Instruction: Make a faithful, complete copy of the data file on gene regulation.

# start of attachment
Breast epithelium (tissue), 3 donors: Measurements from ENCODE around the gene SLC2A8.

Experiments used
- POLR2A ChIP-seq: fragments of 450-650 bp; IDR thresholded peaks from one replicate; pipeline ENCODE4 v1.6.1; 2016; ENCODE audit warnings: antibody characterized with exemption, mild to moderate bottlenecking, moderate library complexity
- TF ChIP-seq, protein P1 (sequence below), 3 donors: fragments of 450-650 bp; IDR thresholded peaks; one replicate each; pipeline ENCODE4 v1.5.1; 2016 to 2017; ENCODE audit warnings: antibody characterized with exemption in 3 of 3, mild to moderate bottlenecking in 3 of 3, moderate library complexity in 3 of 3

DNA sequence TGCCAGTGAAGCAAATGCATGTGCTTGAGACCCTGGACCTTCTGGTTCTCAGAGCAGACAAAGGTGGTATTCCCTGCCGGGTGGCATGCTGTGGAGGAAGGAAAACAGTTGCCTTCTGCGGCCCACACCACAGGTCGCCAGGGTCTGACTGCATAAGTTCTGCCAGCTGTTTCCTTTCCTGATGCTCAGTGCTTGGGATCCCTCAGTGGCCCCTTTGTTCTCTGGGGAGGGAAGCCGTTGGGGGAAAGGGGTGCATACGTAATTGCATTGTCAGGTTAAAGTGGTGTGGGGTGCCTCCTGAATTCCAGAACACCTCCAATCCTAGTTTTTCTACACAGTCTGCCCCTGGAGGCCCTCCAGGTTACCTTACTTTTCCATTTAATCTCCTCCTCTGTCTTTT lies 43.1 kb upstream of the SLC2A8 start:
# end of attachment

Breast epithelium (tissue), 3 donors: Measurements from ENCODE around the gene SLC2A8.

Experiments used
- POLR2A ChIP-seq: fragments of 450-650 bp; IDR thresholded peaks from one replicate; pipeline ENCODE4 v1.6.1; 2016; ENCODE audit warnings: antibody characterized with exemption, mild to moderate bottlenecking, moderate library complexity
- TF ChIP-seq, protein P1 (sequence below), 3 donors: fragments of 450-650 bp; IDR thresholded peaks; one replicate each; pipeline ENCODE4 v1.5.1; 2016 to 2017; ENCODE audit warnings: antibody characterized with exemption in 3 of 3, mild to moderate bottlenecking in 3 of 3, moderate library complexity in 3 of 3

DNA sequence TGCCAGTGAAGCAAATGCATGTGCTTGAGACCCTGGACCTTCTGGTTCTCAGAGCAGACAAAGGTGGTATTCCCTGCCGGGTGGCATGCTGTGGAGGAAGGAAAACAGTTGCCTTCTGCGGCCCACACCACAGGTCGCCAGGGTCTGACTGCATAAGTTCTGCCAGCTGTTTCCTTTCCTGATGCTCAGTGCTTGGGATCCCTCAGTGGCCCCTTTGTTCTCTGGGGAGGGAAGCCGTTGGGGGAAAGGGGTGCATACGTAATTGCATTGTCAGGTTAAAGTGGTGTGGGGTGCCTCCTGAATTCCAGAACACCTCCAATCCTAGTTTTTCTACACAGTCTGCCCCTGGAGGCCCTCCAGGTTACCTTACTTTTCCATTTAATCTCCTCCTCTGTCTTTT lies 43.1 kb upstream of the SLC2A8 start: